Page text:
After the appellant’s asylum claim had been rejected and appeal rights or exhausted, notice was served by the Secretary of State on 22 May 2018 that in these circumstances support under section 95 was being discontinued and stating that by concession support would be continued to 13 June 2018, but at that date the reclaimer would be expected to quit the property occupied.
Advice was given that if support continued to be required after this date, an application could be made under section 4 of the 1999 Act, which provides for support to failed asylum seekers where certain conditions apply.
On 31 May 2018, Serco served notice advising that the right of the appellant and her husband to occupy the flat in which they were accommodated was terminated as from 13 June 2018, and warning them that if they did not vacate the flat by that date, legal action might be taken through the courts to evict them.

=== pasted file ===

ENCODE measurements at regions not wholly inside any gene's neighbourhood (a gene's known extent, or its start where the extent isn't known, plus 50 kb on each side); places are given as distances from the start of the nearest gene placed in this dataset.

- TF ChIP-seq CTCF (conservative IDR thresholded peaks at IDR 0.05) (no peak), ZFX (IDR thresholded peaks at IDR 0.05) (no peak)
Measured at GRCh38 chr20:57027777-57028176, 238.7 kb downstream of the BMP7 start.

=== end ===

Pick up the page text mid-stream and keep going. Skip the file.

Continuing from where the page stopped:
But thereafter Serco adopted a new policy of changing locks - a so-called “Move On Protocol” - and, without any court process, evicting asylum seekers whom it considered to have no continuing entitlement to be provided with accommodation.
The appellant raised an action against Serco Ltd, its former sub-contractor Compass SNI Ltd and the Home Secretary, seeking declarator that she was entitled to be provided with accommodation under section 95 of the 1999 Act, which places an obligation on the Secretary of State to provide support for asylum seekers, while her asylum application is being determined.